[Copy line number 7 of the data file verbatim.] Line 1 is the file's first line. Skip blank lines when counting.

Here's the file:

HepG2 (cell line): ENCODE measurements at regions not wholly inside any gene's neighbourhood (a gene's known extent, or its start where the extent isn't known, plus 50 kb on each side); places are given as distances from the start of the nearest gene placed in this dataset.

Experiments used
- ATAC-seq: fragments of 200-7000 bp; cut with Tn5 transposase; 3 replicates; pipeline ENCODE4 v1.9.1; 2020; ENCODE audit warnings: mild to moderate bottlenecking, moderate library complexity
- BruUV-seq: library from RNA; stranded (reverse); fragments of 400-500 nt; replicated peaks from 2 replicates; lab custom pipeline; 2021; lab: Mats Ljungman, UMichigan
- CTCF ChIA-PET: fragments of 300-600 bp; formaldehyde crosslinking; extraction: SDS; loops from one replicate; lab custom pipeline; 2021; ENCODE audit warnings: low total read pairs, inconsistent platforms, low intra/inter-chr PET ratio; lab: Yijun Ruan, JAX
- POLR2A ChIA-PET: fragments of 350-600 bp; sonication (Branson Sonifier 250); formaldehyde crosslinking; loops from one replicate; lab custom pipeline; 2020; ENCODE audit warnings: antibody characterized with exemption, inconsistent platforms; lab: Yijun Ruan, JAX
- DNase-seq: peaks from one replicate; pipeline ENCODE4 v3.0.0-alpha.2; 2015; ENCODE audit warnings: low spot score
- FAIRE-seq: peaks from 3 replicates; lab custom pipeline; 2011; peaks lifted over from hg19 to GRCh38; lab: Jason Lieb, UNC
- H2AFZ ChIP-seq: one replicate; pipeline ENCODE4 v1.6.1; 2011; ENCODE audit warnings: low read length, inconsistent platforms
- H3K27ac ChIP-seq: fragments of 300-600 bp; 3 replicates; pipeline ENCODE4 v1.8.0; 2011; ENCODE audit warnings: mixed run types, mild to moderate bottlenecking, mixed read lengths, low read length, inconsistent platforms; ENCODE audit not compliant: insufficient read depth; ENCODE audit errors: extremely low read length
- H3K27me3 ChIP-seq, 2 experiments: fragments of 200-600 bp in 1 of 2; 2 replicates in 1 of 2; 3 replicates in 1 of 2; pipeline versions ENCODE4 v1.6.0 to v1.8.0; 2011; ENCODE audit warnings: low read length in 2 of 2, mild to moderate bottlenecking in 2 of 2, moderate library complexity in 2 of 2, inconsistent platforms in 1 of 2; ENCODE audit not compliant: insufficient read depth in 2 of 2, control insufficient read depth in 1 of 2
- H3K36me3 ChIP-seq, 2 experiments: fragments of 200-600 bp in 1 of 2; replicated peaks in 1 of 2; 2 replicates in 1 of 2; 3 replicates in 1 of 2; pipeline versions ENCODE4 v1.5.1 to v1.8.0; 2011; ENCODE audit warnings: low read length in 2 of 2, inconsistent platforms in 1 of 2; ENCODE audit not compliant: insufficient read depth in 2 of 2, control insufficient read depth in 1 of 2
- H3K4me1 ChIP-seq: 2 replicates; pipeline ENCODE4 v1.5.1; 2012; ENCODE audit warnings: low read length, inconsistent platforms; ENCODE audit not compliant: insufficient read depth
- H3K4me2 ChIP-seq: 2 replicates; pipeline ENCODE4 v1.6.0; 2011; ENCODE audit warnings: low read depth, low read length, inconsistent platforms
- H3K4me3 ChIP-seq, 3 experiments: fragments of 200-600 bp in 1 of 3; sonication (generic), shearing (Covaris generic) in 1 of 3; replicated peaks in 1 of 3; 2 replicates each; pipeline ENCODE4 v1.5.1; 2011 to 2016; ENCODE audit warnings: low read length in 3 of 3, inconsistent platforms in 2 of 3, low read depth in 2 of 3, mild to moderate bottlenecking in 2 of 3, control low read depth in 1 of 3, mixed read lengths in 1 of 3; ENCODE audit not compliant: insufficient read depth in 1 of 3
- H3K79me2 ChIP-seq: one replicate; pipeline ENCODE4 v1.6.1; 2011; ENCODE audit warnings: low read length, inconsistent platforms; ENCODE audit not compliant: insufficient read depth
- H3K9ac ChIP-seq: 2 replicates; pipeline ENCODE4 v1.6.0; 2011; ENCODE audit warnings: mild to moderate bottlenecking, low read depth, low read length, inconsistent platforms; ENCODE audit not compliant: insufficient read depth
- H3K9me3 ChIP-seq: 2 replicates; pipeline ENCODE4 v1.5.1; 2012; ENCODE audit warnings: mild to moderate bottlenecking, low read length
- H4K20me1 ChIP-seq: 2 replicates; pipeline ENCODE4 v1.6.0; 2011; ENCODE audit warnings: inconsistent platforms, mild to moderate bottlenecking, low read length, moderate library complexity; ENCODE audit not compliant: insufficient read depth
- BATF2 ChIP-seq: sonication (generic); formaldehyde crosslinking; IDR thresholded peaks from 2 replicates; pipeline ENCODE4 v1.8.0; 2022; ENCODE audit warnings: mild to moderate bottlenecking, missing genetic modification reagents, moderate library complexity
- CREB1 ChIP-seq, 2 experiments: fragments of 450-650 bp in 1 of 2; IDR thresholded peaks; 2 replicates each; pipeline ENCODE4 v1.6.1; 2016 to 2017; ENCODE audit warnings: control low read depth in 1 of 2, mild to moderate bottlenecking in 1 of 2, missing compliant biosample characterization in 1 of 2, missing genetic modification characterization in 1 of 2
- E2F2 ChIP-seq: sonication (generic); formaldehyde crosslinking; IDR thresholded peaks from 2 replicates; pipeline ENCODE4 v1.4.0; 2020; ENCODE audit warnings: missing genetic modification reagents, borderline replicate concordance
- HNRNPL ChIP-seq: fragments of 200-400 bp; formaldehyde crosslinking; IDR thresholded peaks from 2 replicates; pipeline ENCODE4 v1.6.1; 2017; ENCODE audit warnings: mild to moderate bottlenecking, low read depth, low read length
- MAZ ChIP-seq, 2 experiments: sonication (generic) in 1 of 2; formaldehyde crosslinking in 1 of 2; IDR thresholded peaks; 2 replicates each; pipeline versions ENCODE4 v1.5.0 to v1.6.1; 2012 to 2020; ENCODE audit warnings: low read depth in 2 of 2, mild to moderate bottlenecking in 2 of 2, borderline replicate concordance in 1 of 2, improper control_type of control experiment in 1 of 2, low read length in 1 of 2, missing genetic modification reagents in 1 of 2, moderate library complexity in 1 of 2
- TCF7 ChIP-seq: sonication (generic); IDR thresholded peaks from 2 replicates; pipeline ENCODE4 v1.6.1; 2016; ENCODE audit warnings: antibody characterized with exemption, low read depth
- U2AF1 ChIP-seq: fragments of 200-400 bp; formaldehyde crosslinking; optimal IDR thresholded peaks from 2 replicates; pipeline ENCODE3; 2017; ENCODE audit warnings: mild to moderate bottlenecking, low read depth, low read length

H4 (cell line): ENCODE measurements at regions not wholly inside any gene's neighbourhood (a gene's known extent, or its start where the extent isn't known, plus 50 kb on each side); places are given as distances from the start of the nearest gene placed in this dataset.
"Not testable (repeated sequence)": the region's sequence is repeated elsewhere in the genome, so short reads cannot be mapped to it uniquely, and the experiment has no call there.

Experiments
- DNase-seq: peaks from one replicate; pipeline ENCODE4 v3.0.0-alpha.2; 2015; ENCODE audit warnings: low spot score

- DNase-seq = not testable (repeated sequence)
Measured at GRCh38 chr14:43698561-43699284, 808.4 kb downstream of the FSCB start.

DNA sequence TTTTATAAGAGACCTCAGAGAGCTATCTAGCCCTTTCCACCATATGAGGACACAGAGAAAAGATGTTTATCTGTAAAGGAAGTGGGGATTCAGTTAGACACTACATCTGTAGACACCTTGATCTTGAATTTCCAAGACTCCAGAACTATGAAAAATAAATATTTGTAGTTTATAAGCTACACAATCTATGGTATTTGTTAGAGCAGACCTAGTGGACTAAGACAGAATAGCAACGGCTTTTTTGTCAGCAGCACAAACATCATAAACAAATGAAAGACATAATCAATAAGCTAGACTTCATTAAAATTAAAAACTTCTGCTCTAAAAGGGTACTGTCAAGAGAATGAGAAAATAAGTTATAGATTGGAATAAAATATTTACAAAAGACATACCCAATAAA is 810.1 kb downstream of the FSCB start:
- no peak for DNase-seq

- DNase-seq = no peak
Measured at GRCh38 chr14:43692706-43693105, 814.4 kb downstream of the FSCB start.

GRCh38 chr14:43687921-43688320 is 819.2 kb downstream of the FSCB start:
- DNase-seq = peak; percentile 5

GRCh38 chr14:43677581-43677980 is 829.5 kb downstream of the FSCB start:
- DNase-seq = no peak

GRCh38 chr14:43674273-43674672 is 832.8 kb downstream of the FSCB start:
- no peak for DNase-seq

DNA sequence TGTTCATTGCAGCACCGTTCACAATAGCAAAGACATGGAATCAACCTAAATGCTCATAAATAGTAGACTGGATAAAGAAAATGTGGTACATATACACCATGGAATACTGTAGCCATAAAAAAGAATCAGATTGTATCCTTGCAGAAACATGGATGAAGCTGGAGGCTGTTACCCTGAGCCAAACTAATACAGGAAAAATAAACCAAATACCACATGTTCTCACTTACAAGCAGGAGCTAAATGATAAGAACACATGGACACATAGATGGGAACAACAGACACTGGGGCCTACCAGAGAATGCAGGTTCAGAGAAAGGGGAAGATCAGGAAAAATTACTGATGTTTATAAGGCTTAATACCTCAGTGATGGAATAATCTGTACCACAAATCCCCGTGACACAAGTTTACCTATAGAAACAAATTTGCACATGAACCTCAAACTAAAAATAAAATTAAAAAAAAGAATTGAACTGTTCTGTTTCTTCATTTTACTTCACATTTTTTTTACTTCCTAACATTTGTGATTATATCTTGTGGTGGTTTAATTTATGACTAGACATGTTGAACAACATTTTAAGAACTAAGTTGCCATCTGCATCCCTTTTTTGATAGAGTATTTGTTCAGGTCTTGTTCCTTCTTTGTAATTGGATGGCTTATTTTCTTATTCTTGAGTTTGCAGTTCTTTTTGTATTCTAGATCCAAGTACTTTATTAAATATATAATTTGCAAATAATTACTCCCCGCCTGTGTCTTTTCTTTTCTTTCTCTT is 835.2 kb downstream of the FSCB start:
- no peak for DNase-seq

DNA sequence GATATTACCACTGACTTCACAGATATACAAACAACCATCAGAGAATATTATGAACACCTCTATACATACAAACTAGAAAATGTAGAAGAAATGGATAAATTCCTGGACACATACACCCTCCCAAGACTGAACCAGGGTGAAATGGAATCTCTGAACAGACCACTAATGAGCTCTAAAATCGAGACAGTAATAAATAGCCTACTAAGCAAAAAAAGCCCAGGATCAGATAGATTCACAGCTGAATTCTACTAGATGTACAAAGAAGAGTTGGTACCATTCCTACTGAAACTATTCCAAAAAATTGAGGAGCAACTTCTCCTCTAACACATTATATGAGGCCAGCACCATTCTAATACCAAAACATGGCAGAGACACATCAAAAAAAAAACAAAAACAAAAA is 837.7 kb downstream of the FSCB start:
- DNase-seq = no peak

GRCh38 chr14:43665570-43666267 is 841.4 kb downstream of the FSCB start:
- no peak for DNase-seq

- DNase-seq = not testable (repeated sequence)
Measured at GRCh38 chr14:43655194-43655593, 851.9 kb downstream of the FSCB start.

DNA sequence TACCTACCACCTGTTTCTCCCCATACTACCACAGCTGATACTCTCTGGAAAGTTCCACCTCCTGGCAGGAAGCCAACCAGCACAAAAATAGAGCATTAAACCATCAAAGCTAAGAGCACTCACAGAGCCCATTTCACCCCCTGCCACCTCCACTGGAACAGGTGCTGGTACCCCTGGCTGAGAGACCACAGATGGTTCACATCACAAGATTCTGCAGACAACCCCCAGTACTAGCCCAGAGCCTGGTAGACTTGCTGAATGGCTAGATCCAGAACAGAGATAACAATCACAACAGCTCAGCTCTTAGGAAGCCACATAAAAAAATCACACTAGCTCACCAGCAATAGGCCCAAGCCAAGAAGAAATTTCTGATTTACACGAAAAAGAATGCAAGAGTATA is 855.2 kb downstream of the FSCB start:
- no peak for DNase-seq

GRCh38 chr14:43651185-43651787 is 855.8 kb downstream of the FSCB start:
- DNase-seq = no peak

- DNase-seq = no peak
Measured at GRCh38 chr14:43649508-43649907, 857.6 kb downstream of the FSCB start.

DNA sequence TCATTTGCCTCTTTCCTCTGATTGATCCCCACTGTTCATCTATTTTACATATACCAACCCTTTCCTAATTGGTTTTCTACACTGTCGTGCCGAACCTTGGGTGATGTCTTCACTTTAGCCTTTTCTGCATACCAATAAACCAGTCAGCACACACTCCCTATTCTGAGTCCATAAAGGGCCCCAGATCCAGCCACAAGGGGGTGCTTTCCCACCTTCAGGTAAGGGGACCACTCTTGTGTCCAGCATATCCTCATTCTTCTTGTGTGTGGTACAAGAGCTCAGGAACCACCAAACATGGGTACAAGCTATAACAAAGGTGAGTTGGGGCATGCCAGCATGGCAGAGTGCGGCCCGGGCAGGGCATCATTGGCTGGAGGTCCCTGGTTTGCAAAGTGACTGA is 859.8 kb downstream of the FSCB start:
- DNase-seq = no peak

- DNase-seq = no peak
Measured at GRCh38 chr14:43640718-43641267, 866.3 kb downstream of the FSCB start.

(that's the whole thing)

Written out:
- DNase-seq: peaks from one replicate; pipeline ENCODE4 v3.0.0-alpha.2; 2015; ENCODE audit warnings: low spot score